Local, federal officials target overseas source of fentanyl
ORLEANS COUNTY, N.Y. — Senator Chuck Schumer was in Orleans County on Tuesday to talk about the push to get rid of deadly drugs.
Orleans County recently had a two-year investigation, focused on getting deadly drugs like fentanyl and xylazine off their streets. But the work to fight off these illegal drugs isn’t done. In fact, officials said it’s probably in every community across the country, whether you know it or not.
Paul Pettit, public health director for Genesee and Orleans counties, said these concerns are nothing new.
“Since 2019, we’ve had 53 overdose deaths in Genesee County, and 23 overdose deaths in Orleans County — 64 of those 76 deaths, or 84%, have involved fentanyl,” said Pettit.
Officials say it’s time to stop fentanyl from the source; overseas in places like China and Mexico.
Schumer said he’s advocating to push a piece of bipartisan legislation called Fend Off Fentanyl to do this.
“Fentanyl doesn’t start here in the United States, it comes from precursor drugs that are made in China, and these Chinese companies ship them to Mexico, where they’re refined into fentanyl, and cross our borders,” he said.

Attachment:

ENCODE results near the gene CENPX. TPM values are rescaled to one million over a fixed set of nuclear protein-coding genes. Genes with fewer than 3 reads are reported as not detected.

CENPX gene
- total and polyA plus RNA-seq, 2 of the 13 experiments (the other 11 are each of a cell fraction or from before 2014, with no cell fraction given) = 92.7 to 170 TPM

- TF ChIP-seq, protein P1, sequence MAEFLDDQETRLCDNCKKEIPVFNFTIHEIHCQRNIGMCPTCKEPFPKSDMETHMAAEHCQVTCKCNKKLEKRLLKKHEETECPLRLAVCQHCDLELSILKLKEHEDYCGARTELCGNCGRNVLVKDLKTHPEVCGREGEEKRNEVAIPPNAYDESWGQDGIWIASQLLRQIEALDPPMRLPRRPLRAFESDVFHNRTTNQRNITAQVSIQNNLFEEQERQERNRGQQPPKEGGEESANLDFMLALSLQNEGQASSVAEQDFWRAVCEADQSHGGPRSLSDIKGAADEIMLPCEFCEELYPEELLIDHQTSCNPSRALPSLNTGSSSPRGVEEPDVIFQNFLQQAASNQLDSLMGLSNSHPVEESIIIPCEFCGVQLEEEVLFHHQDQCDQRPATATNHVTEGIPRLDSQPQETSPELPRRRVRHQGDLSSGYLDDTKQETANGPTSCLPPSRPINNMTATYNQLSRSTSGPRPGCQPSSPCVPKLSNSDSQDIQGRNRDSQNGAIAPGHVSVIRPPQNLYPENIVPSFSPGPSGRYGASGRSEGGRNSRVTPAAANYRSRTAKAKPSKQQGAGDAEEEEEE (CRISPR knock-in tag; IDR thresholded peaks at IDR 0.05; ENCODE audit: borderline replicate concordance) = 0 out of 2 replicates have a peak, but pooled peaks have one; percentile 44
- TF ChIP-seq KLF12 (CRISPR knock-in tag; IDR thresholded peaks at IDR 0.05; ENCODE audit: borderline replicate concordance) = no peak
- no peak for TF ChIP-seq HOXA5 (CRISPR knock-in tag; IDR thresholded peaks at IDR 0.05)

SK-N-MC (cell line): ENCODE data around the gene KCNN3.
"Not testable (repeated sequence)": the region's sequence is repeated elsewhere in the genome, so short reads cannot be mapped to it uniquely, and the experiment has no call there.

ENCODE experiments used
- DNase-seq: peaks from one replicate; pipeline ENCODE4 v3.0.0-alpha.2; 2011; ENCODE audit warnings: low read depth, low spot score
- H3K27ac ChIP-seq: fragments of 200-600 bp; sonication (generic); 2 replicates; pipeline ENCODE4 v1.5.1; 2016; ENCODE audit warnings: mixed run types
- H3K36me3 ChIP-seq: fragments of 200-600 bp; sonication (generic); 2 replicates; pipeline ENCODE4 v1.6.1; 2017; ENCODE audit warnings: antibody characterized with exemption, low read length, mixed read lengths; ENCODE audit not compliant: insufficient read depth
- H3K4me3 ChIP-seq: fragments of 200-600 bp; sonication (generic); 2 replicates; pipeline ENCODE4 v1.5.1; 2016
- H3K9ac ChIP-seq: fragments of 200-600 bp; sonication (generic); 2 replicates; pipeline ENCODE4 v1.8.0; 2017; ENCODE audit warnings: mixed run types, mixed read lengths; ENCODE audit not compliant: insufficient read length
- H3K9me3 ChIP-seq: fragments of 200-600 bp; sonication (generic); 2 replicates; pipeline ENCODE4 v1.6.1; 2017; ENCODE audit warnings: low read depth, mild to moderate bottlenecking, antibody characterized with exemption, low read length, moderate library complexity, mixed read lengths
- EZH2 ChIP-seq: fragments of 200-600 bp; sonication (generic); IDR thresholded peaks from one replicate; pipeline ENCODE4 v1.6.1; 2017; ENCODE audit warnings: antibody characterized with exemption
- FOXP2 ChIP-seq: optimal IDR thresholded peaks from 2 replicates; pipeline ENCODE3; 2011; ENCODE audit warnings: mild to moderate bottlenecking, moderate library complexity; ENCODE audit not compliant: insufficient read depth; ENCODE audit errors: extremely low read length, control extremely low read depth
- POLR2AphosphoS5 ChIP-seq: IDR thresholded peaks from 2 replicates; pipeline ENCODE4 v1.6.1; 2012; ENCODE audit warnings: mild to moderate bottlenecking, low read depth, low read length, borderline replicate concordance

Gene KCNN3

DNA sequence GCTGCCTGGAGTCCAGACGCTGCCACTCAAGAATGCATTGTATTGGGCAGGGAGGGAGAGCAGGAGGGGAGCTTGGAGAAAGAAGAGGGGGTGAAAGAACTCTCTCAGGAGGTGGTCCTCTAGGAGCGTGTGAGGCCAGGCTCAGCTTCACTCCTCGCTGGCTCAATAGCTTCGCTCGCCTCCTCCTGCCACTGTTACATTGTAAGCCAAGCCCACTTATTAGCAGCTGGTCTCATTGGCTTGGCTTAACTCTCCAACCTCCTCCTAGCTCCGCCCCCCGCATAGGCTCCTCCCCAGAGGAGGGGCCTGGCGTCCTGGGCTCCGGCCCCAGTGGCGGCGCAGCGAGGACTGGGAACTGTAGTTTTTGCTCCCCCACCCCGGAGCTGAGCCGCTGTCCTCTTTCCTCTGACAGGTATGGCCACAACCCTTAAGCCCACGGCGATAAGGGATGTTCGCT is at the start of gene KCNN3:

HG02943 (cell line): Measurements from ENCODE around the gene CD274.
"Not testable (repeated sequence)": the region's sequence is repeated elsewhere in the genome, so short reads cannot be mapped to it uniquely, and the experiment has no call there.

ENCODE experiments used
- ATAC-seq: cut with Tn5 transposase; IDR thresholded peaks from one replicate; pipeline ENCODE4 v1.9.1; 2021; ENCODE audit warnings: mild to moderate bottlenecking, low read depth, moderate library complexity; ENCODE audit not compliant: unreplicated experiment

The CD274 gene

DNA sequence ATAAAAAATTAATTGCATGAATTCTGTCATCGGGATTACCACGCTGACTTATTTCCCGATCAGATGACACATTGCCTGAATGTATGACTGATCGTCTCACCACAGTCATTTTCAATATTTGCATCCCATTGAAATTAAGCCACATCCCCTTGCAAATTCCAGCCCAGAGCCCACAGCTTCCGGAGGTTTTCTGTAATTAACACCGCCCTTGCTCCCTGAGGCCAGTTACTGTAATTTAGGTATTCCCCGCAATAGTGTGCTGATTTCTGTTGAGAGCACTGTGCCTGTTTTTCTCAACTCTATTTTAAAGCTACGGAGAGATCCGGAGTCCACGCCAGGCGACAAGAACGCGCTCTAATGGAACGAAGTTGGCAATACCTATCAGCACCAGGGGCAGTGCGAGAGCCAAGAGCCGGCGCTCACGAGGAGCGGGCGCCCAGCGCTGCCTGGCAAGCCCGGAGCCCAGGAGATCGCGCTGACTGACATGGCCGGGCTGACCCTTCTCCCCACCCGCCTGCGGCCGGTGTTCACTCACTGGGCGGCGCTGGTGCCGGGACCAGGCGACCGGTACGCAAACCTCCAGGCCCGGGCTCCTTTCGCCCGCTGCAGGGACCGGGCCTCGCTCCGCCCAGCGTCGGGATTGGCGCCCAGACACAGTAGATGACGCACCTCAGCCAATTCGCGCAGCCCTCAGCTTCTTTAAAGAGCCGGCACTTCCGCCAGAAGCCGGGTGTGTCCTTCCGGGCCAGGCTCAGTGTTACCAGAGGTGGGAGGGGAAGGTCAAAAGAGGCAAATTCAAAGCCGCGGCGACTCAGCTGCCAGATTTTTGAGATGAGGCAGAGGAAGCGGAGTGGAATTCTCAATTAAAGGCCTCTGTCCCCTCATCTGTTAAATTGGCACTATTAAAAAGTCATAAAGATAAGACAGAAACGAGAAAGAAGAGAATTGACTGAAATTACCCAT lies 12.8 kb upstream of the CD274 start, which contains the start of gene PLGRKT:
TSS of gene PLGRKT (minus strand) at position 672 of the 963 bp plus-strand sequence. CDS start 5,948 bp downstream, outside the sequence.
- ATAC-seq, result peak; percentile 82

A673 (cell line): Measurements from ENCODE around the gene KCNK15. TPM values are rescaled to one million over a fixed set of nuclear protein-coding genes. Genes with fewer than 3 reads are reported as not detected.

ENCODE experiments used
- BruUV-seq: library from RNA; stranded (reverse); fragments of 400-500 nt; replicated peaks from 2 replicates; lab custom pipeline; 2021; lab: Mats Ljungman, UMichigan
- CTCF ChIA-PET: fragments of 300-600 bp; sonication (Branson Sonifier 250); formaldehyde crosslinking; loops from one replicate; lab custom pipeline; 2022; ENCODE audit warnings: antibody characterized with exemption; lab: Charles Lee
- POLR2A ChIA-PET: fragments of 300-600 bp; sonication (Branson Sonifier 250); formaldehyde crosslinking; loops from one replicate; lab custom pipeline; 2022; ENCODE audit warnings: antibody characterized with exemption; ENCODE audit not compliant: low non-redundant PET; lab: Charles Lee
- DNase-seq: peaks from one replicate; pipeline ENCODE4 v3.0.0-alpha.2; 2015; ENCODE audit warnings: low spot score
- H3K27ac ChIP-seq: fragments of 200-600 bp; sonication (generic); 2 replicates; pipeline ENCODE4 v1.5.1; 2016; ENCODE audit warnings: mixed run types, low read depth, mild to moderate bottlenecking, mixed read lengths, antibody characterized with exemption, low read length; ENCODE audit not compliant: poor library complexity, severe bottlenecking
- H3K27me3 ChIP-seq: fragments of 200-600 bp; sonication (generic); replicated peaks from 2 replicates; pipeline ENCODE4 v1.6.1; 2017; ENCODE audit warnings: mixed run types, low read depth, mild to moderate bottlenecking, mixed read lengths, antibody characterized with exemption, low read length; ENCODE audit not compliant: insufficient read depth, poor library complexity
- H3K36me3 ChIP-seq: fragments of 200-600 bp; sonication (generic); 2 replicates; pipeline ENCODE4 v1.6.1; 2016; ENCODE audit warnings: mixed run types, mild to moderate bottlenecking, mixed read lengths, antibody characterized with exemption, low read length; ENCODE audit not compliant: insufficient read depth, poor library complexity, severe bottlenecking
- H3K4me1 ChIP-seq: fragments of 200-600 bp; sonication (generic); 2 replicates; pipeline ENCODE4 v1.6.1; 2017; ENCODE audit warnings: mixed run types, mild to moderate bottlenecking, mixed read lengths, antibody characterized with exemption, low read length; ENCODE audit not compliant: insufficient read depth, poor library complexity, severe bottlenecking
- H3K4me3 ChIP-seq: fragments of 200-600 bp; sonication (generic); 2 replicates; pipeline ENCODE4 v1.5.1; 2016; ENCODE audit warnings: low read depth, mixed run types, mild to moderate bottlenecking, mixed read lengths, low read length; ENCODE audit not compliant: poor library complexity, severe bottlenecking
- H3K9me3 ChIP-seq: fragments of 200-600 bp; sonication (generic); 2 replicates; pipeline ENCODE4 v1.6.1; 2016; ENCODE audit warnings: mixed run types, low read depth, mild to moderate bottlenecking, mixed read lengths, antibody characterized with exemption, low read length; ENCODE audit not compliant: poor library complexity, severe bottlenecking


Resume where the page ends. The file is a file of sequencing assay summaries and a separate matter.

Schumer said the Fend Off Fentanyl act would allow President Biden to place sanctions on China, for its role in contributing to the epidemic. It would also declare fentanyl trafficking a national emergency.
But Schumer said the concerns don’t stop with just fentanyl.
“Xylazine is a skin rotting drug, known on the streets as ‘Tranq’; it’s been spreading in Upstate New York and in the nation,” he said.
He said the Senate recently passed the Tranq Act, which directs the National Institute of Standards and Technology to Support Research, related to identifying xylazine through possible test strips.
And the fight to end this opioid epidemic for good also involves reaching out to those who need help — preventing them from wanting any drugs in the first place.
“Like many areas around the country, we have an opioid task force here, in Genesee, Orleans and Wyoming counties that work on these issues on a daily basis,” said Pettit. “This dedicated work group is focused on education, data collection, working on access to lock zone, access to care.”
And with xylazine, it’s important to note that Narcan does not work on it. Researchers are just starting to develop tests for detecting it.
The New York State Office of Addiction Services and Supports is now providing free drug-testing strips to anyone who wants them.